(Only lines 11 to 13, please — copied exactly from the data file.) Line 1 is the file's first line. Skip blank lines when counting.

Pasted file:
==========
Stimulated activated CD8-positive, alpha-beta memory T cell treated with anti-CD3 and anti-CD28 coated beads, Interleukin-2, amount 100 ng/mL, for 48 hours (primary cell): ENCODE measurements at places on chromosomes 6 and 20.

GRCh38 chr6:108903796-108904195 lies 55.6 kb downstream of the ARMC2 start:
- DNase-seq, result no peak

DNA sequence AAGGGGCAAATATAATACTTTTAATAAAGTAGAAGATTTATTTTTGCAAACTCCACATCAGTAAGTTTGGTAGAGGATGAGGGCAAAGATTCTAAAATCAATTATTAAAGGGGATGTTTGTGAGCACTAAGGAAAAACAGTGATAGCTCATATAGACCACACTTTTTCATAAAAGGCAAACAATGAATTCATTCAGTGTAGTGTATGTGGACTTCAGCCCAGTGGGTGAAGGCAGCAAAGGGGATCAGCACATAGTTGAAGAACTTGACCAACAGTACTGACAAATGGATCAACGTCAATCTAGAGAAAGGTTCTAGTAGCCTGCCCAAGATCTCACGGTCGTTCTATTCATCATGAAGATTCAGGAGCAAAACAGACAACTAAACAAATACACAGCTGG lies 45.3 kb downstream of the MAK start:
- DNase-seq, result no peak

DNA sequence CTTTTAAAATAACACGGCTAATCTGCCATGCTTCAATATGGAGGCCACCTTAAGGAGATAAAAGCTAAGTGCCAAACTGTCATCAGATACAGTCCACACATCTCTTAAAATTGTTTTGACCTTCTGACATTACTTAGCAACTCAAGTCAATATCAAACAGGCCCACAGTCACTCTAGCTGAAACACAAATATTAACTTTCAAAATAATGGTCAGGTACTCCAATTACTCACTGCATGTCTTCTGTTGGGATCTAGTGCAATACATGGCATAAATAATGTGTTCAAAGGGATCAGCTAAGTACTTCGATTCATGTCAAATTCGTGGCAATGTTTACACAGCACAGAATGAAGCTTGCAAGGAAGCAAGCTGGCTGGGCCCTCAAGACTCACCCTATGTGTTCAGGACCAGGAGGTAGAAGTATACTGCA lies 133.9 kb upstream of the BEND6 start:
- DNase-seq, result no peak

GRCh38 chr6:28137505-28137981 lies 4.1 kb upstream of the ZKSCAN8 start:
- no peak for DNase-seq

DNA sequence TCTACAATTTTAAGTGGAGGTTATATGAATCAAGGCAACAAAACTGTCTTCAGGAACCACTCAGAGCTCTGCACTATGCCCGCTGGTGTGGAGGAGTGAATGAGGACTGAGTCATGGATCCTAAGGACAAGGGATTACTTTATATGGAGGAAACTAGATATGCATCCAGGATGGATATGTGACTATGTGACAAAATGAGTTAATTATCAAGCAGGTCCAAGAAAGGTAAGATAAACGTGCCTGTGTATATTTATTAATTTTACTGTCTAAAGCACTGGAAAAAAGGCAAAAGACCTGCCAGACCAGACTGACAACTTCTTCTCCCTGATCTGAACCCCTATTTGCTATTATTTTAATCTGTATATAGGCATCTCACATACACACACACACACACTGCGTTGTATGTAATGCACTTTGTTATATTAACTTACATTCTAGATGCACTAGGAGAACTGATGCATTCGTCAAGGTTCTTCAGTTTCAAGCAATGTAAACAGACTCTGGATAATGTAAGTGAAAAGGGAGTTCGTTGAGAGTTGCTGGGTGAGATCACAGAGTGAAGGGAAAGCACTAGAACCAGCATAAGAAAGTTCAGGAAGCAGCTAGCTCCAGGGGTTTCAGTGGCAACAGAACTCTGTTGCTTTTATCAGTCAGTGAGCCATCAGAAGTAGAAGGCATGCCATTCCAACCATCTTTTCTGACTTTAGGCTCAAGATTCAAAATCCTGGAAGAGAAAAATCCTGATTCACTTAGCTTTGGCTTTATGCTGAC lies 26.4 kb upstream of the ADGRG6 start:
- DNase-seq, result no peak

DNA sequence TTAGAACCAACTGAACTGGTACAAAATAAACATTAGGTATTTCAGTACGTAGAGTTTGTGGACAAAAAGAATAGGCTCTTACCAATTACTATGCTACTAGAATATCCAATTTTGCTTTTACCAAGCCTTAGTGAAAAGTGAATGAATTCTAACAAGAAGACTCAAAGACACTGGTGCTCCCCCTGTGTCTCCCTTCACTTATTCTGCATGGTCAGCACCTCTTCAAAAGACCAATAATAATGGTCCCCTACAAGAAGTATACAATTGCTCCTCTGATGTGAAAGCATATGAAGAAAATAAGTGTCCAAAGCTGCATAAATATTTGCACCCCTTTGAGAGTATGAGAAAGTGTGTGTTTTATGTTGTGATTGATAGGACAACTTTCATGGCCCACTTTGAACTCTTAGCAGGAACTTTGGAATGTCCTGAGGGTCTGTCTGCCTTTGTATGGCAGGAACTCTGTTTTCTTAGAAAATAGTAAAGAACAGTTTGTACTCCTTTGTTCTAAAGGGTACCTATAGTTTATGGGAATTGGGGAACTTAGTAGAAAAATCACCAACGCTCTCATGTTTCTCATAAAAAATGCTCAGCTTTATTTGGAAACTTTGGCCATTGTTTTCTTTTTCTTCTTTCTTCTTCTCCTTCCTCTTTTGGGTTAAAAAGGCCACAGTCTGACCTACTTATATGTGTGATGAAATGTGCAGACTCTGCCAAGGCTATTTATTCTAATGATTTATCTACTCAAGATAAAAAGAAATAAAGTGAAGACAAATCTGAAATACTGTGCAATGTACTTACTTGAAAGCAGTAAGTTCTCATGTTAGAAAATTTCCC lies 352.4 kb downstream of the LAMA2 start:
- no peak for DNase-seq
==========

- DNase-seq, result no peak

DNA sequence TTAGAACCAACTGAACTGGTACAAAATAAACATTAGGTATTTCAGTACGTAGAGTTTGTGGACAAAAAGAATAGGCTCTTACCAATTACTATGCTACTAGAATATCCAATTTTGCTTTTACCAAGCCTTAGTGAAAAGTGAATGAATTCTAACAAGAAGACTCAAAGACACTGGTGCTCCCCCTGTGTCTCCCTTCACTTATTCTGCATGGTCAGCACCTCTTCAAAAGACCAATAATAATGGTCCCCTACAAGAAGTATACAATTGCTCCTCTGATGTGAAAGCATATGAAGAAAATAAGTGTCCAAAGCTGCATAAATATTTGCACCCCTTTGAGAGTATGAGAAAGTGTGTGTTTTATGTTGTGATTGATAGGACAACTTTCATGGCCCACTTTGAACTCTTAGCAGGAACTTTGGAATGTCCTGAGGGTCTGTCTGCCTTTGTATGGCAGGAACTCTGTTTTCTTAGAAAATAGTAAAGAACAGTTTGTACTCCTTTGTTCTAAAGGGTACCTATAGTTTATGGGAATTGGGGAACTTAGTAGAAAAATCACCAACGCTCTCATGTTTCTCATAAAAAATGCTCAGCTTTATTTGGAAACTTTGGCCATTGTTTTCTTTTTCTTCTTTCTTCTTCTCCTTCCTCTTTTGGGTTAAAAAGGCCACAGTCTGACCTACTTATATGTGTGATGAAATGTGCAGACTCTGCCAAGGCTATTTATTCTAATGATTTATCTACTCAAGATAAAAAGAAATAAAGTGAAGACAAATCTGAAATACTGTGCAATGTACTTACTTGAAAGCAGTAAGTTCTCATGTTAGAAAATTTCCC lies 352.4 kb downstream of the LAMA2 start:
- no peak for DNase-seq